Possibly the most revered historic site in the UK, Stonehenge is a 5,000 year old stone circle in Wiltshire, England. A place for amazement, deep thinking and contemplation, Stonehenge attracts over 1.5 million visitors every year and it’s links to both Summer and Winter Solstice are of huge importance.
Many of Stonehenge’s 42 standing monoliths were crafted from igneous blue rock sourced over 140 miles away from Pembrokeshire quarries. A recent collaborative study between multiple universities, the National Museum Wales and Dyfed Archaeological Trust managed to pinpoint two locations in the Preseli Hills, Pembrokeshire, that Stonehenge’s spotted dolerite were first discovered.
Researchers from the universities and heritage teams found the largest bluestone quarry at the summit of Carn Goedog, on the north slope of the Preseli hills. This challenged the original narrative of Stonehenge, as the northern location makes it possible for the monoliths to have been transported over land as oppose to navigating the Pembrokeshire coastline and Bristol channel via rafts.
A smaller quarry site was found nearby at Craig Rhos-y-felin. This site contained rhyolite, another type of igneous rock that has been identified at Stonehenge. No trace of perishable tools has been found, such as ropes or pulleys, so we still have to ponder how these people transported the stone across 180 miles.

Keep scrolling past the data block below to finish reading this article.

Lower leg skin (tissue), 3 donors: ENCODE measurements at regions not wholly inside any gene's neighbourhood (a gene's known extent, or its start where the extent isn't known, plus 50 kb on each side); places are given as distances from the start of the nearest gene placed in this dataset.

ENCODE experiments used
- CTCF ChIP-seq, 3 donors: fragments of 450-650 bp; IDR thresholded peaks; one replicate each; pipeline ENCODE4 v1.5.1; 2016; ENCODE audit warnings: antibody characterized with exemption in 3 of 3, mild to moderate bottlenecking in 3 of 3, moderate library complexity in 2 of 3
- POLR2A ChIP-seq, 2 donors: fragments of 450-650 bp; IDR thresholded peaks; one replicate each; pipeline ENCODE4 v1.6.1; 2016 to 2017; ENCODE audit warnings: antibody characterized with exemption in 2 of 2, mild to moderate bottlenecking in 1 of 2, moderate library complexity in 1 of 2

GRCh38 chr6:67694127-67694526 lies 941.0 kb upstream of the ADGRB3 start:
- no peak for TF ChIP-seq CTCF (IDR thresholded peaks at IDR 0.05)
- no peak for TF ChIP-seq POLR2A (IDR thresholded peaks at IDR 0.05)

Archeologists have however excavated many stone hammers and wedges. Due to the nature of Welsh rock the original quarrymen were able to split the rock by hammering wedges to create vertical cuts, the stone then splitting naturally into the desired shapes. These discoveries finally ended all suggestions that Stonehenge’s huge monoliths could be the result of any geological activity in the area.
Summer Solstice 2020
With the coronavirus wreaking havoc on normal life, English Heritage live streamed the Summer Solstice in 2020 via their YouTube channel. Not the most spectacular evening ever but some beautiful cloud and light movement none the less.
2020 Stonehenge News
Using modern techniques such as ground penetrating radar a collaborative team of archaeologists have found the largest ever prehistoric monument just 2 short miles away from Stonehenge.
Over 20 enormous shafts have been discovered in a huge 1.2 mile diameter circle around Durrington Walls, with the Woodhenge site at it’s centre. 10m in diameter and 5 metres deep in the ground, tests have show that they are Neolithic, and were created around 2,500BC.
Modern buildings and construction mean approximately one third of the gigantic stone circle cannot be accessed today. With the evidence available it is however clear to see that this site was on a much larger scale than Stonehenge, one that would’ve required extensive use of mathematics and communication to develop within a community of prehistoric people.
We found these YouTube videos that map out the new discoveries in detail: